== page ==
Journalism is a strange beast. I’ve thought that for years, even before I started on this crazy adventure that is Alabama Today.
What I want from those covering hard news is facts. What I want from a columnist is a fact-based argument or story with an emotional or personal hook. I don’t just want to read your opinion; I want your opinion to move me even if the emotion I feel isn’t a positive one. AL.com’s, or more aptly Alabama Media Group’s, John Archibald nails that nearly every time. Which is why he deserves his newly minted Pulitzer Prize.
I like to think that my news taste are like most readers or consumers. What I want from a news story is straight down the middle, facts. If I can tell what the reporter thinks about a particular subject by time I’ve reached the end of an article, then I feel as though they have failed. If I get to the end of an article and have to pause to reflect upon my own position, or consider the story to be just a neutral factual telling of events, then the reporter has done their job. Most days I can simply look at the headline, the by-line, read a lede, and can guess exactly where the reporter is headed with their story and how they feel personally about the topic. That’s what I consider a failure by both the reporter and the outlet running their story.
One of my favorite reporters of all time (doesn’t everyone have favorite reporters?) is Brendan Farrington of the Florida bureau of the Associated Press. I’ve known Brendan personally and professionally for many years, and yet I still have no idea what his politics are. That’s a dang good reporter. When I was in Florida I read nearly every story he wrote because I knew that it would do exactly what journalist are taught to do in school: write straight down the middle.
Wait, are they still taught to report straight down the middle? Hard to tell these days.
I resent the current state of journalism where news stories and content is heavily weighted with bias; which is part of the reason I started this site.
Journalism is hard which is why it’s a profession that used to be revered instead of mocked. It’s hard to explain a topic or situation and stay reasonably objective from your own opinions when writing. Beyond that, good journalists live by an ethics code whereby they have a duty to the public to be honest and loyal, even when they fundamentally disagree. Frankly those with the skills to do so can usually avoid journalism altogether and take jobs paying better money elsewhere. A good journalist is like a good teacher they do it for the love of the job not the accolades or pay.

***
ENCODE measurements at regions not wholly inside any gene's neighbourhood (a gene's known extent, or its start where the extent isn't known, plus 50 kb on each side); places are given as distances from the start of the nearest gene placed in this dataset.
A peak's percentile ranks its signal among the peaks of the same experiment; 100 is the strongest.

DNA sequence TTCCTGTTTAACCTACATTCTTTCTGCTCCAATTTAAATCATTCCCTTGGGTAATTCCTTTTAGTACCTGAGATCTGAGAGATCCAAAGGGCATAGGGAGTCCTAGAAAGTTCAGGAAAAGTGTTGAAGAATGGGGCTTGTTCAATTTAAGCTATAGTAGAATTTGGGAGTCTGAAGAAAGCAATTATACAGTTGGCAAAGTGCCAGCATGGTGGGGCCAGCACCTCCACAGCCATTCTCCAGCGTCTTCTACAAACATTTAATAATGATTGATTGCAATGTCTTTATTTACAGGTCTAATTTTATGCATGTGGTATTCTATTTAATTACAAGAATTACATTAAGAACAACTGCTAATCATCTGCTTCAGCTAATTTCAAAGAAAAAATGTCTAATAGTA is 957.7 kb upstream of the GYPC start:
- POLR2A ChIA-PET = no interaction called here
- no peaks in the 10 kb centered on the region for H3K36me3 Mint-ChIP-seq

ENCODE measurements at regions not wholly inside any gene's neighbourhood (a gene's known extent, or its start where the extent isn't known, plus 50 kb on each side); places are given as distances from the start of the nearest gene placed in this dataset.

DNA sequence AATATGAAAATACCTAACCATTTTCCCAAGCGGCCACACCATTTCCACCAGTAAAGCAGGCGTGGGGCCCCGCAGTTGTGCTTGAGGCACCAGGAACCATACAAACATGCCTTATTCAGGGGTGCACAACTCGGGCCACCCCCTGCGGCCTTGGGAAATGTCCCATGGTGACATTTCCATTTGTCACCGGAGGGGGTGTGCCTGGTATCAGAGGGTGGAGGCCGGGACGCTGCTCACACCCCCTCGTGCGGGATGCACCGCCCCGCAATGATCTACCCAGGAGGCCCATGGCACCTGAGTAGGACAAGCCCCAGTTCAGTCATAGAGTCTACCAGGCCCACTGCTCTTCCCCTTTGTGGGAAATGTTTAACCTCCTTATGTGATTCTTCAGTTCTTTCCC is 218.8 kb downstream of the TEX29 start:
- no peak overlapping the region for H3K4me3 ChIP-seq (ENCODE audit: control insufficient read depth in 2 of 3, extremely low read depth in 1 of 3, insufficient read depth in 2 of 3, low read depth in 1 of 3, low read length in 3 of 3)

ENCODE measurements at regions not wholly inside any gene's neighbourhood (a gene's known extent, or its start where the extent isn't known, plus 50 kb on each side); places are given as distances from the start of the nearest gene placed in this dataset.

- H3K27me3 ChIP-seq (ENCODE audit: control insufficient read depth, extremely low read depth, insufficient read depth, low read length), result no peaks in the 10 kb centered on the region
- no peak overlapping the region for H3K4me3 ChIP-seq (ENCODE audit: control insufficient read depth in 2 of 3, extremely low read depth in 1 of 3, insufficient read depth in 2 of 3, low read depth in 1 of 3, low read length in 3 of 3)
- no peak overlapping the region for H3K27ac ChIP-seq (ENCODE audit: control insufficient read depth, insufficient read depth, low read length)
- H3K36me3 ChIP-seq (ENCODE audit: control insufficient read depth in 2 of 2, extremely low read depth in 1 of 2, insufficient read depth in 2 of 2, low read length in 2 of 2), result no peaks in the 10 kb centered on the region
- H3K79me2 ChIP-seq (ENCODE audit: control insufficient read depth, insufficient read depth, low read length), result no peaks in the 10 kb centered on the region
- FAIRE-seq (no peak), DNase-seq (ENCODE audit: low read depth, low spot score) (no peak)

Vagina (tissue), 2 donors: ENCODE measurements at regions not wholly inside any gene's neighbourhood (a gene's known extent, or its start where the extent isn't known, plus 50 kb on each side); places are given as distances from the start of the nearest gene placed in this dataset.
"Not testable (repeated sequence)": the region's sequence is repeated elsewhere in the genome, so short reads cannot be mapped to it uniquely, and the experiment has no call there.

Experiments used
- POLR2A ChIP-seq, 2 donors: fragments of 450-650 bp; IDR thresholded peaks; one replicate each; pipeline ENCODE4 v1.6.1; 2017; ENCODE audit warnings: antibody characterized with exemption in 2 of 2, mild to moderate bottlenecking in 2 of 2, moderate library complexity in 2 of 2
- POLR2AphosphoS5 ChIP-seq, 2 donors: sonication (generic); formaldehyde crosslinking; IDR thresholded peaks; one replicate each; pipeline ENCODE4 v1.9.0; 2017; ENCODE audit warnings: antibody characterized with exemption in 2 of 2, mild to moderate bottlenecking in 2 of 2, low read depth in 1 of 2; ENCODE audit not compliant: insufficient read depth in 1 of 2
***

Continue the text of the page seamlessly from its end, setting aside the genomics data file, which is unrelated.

In fact, Mike Rosenberg of the Seattle Times yesterday tweeted, “One of today’s Pulitzer winners has already left the paper to run a brewery’s social media account. This is at least the 4th Pulitzer winner since 2015 who left for PR by the time they won. PR pays 2x more & has much more job security than journalism.”
Nevertheless I believe readers need to demand more from Alabama’s newsrooms.
While I do realize I live in a football state — football, crime and feature fluff-stories dominate the majority of content across most well-trafficked Alabama sites these days. I mean I love knowing the best place for burgers, hotdogs, nails, blah, blah, blah, but I find the constant lists and photo galleries lacking. I get it. That stuff makes for great click-bait, but no one’s winning a Pulitzer for 99% of the content showing up on news sites these days. And when there is award-winning journalism happening in our state, how could one be expected to find it in the stream of constant shhhhhhttuff.
Back to what got me writing about the state of things, Alabama’s own John Archibald, his column nails it, most days. Even when I don’t agree with what he’s writing, which is fairly frequent, I appreciate his investigative skills, his passion and his consistency. I appreciate that every column is well-researched, well-cited and covers every base a real journalist should. He doesn’t traffic in click-bait or TMZ style gossip. Lord knows there’s plenty of that around the state to publish if he was so inclined. He focuses on issues that matter. He shapes conversation and leaves those skirting the law or ethics rightfully shaking in their boots.
I know a handful of people celebrating John’s win and you can count me among them. He’s the best in Birmingham and probably in Alabama. It’s is a well-deserved award. I just wish Alabama had more of them coming our way.